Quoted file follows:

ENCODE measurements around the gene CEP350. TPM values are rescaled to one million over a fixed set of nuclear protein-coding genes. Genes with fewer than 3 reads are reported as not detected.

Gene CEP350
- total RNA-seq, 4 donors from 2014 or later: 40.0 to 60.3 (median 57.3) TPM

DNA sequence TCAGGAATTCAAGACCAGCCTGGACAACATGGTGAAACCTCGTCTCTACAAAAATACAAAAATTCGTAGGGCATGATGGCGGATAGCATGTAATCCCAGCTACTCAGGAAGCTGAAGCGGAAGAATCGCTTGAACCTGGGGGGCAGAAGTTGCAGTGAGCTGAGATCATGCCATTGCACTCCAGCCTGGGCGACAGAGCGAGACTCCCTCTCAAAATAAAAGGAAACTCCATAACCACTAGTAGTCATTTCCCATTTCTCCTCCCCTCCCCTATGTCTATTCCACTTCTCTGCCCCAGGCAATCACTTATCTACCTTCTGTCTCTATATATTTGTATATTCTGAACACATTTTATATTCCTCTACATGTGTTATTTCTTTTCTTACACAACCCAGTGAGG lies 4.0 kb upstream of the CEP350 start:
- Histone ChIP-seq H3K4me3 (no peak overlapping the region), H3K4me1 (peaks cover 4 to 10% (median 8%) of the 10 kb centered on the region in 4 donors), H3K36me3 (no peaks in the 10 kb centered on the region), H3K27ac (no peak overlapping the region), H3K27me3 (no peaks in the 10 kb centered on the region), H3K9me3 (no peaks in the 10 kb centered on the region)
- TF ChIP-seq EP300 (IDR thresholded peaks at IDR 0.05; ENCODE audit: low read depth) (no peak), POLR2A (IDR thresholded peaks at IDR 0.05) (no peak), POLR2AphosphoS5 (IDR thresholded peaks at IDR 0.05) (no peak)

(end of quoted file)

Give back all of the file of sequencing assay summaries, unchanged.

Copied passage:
ENCODE measurements around the gene CEP350. TPM values are rescaled to one million over a fixed set of nuclear protein-coding genes. Genes with fewer than 3 reads are reported as not detected.

Gene CEP350
- total RNA-seq, 4 donors from 2014 or later: 40.0 to 60.3 (median 57.3) TPM

DNA sequence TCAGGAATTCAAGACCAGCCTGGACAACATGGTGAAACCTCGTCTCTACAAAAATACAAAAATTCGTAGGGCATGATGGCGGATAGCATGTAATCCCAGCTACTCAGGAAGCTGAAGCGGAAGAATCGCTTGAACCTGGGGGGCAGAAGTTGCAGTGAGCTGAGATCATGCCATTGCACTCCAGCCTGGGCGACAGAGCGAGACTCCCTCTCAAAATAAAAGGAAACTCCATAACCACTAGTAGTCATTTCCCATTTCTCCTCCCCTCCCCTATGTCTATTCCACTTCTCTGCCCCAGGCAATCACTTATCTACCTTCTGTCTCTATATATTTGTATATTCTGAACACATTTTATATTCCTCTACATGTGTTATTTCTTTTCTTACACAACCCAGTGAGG lies 4.0 kb upstream of the CEP350 start:
- Histone ChIP-seq H3K4me3 (no peak overlapping the region), H3K4me1 (peaks cover 4 to 10% (median 8%) of the 10 kb centered on the region in 4 donors), H3K36me3 (no peaks in the 10 kb centered on the region), H3K27ac (no peak overlapping the region), H3K27me3 (no peaks in the 10 kb centered on the region), H3K9me3 (no peaks in the 10 kb centered on the region)
- TF ChIP-seq EP300 (IDR thresholded peaks at IDR 0.05; ENCODE audit: low read depth) (no peak), POLR2A (IDR thresholded peaks at IDR 0.05) (no peak), POLR2AphosphoS5 (IDR thresholded peaks at IDR 0.05) (no peak)